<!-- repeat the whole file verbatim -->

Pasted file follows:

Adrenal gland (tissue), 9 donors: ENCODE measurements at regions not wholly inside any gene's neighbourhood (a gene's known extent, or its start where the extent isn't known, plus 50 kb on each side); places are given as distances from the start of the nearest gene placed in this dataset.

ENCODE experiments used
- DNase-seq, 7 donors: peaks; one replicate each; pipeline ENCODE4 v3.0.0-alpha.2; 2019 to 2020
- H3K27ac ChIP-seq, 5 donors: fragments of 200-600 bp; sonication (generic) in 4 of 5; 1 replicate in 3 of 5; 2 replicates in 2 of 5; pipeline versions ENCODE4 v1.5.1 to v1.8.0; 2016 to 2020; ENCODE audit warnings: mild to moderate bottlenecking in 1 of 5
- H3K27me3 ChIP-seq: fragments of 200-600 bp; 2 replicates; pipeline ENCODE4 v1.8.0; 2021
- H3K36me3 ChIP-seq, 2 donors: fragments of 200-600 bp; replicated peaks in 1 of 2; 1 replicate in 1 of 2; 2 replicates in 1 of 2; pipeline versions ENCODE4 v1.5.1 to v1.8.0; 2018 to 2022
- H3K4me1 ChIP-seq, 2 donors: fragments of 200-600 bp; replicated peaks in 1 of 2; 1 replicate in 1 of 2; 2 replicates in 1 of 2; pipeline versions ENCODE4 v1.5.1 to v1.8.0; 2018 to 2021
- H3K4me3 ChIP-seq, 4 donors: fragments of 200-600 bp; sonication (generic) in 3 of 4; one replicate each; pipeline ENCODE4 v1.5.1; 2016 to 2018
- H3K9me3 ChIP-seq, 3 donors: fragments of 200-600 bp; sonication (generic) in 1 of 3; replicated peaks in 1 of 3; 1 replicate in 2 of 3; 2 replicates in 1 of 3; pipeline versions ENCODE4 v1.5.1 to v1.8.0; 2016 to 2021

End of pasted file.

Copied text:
Adrenal gland (tissue), 9 donors: ENCODE measurements at regions not wholly inside any gene's neighbourhood (a gene's known extent, or its start where the extent isn't known, plus 50 kb on each side); places are given as distances from the start of the nearest gene placed in this dataset.

ENCODE experiments used
- DNase-seq, 7 donors: peaks; one replicate each; pipeline ENCODE4 v3.0.0-alpha.2; 2019 to 2020
- H3K27ac ChIP-seq, 5 donors: fragments of 200-600 bp; sonication (generic) in 4 of 5; 1 replicate in 3 of 5; 2 replicates in 2 of 5; pipeline versions ENCODE4 v1.5.1 to v1.8.0; 2016 to 2020; ENCODE audit warnings: mild to moderate bottlenecking in 1 of 5
- H3K27me3 ChIP-seq: fragments of 200-600 bp; 2 replicates; pipeline ENCODE4 v1.8.0; 2021
- H3K36me3 ChIP-seq, 2 donors: fragments of 200-600 bp; replicated peaks in 1 of 2; 1 replicate in 1 of 2; 2 replicates in 1 of 2; pipeline versions ENCODE4 v1.5.1 to v1.8.0; 2018 to 2022
- H3K4me1 ChIP-seq, 2 donors: fragments of 200-600 bp; replicated peaks in 1 of 2; 1 replicate in 1 of 2; 2 replicates in 1 of 2; pipeline versions ENCODE4 v1.5.1 to v1.8.0; 2018 to 2021
- H3K4me3 ChIP-seq, 4 donors: fragments of 200-600 bp; sonication (generic) in 3 of 4; one replicate each; pipeline ENCODE4 v1.5.1; 2016 to 2018
- H3K9me3 ChIP-seq, 3 donors: fragments of 200-600 bp; sonication (generic) in 1 of 3; replicated peaks in 1 of 3; 1 replicate in 2 of 3; 2 replicates in 1 of 3; pipeline versions ENCODE4 v1.5.1 to v1.8.0; 2016 to 2021